If you have been accused of malpractice, a Santee doctor malpractice defense attorney can help you analyze the type of injury or trauma you are being accused of causing and/or contributing to. A skilled medical malpractice defense attorney can give you pertinent facts that will help guide your defense.
Doctors are accused of malpractice when they have been negligent during the treatment of an individual which falls below the accepted standard of care in the practice of the medical community, and such negligent behavior causes injury or death to the patient. Injured patients may be liable for an individual’s injury or trauma and the alleged victim may be entitled to collect damages against a doctor. Because standards vary by jurisdiction, it is important to seek an attorney’s advice.
No matter what your legal issue may be, it is always best to seek legal help early in the process. An attorney can help secure what is likely to be the best possible outcome for your situation and avoid both unnecessary complications or errors.
The goal of an initial consultation is to find an attorney you are comfortable working with and someone who can help you understand your options under the law. Seek to understand the relevant legal experience the attorney brings to your case. While it is not realistic to expect an attorney to resolve your legal issue during an initial consultation, you should gain a level of comfort with his/her ability to do so. A good consultation can clarify issues, raise pertinent questions and considerations for your case, and help you make an informed decision towards resolving your legal issue.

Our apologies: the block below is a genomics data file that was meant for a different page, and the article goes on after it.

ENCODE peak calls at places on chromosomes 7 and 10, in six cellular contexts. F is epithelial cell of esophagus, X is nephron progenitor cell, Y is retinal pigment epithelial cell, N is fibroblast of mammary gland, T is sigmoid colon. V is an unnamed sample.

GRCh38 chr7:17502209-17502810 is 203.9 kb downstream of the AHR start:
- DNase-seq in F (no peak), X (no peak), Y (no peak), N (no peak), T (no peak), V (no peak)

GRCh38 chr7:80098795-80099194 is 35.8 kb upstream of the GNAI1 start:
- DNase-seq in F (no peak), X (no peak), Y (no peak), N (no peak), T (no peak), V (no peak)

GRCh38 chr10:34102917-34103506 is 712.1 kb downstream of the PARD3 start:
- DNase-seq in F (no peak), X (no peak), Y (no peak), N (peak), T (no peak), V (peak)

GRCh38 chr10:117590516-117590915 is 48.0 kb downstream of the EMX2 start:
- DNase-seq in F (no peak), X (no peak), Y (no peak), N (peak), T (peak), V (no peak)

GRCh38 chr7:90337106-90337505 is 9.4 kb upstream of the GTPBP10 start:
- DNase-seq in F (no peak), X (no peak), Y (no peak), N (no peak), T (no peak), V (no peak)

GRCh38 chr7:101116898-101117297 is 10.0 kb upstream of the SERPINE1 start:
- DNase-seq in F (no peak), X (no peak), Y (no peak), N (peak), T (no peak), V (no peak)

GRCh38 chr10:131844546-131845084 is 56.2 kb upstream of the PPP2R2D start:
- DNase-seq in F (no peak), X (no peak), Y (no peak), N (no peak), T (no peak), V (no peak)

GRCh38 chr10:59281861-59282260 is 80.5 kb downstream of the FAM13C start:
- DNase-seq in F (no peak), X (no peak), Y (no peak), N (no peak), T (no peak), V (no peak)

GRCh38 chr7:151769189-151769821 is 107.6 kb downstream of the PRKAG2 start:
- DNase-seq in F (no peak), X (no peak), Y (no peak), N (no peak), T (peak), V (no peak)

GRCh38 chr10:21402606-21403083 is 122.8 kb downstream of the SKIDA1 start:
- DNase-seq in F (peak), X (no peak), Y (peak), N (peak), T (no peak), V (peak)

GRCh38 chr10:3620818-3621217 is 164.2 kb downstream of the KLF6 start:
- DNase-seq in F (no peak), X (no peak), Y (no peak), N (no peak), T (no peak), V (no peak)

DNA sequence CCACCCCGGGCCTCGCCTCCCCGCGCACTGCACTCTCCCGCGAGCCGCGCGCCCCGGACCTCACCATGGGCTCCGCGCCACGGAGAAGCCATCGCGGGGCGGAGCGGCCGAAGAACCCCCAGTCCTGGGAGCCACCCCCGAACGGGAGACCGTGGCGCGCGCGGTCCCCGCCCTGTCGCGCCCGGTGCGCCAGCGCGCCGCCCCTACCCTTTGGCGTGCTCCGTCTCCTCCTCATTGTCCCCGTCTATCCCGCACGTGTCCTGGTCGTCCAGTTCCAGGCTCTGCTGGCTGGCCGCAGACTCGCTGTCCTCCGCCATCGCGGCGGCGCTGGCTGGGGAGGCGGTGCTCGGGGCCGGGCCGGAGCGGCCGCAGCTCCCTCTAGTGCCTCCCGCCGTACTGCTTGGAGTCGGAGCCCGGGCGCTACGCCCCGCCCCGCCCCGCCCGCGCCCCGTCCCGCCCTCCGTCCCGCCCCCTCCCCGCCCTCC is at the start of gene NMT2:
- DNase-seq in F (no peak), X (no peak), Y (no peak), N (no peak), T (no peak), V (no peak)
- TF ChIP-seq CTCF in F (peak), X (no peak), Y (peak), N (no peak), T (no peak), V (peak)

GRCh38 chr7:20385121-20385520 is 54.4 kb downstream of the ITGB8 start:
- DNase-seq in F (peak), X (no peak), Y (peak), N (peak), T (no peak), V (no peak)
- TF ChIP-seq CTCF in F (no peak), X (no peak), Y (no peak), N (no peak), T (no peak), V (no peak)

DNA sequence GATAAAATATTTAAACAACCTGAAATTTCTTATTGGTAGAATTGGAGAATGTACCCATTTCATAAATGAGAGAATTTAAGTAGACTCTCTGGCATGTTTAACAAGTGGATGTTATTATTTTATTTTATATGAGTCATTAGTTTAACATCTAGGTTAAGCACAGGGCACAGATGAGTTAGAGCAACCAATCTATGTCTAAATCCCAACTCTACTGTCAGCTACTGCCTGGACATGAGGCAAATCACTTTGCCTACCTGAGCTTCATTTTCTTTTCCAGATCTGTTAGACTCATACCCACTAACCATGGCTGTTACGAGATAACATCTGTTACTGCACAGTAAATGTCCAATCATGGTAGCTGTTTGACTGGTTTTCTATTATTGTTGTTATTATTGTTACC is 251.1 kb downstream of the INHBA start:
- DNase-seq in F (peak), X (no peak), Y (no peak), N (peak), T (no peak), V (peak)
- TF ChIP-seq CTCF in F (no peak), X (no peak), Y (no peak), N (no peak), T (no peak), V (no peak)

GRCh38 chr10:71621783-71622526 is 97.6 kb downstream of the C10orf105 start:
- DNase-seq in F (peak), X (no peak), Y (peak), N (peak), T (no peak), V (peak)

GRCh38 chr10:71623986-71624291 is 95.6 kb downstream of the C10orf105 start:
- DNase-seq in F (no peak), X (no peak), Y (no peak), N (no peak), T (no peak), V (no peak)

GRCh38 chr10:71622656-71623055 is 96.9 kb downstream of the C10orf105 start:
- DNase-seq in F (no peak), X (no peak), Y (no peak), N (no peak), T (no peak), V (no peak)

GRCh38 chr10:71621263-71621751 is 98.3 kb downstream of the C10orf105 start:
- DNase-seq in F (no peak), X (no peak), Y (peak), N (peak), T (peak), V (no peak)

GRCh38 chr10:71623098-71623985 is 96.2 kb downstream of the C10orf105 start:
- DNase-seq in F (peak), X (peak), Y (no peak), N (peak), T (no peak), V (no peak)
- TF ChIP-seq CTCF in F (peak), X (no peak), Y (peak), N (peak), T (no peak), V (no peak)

Pro se – This Latin term refers to representing yourself in court instead of hiring professional legal counsel. Pro se representation can occur in either criminal or civil cases.
Statute – Refers to a law created by a legislative body. For example, the laws enacted by Congress are statutes.
Subject matter jurisdiction – Requirement that a particular court have authority to hear the claim based on the specific type of issue brought to the court. For example, the U.S. Bankruptcy Court only has subject matter jurisdiction over bankruptcy filings, therefore it does not have the authority to render binding judgment over other types of cases, such as divorce.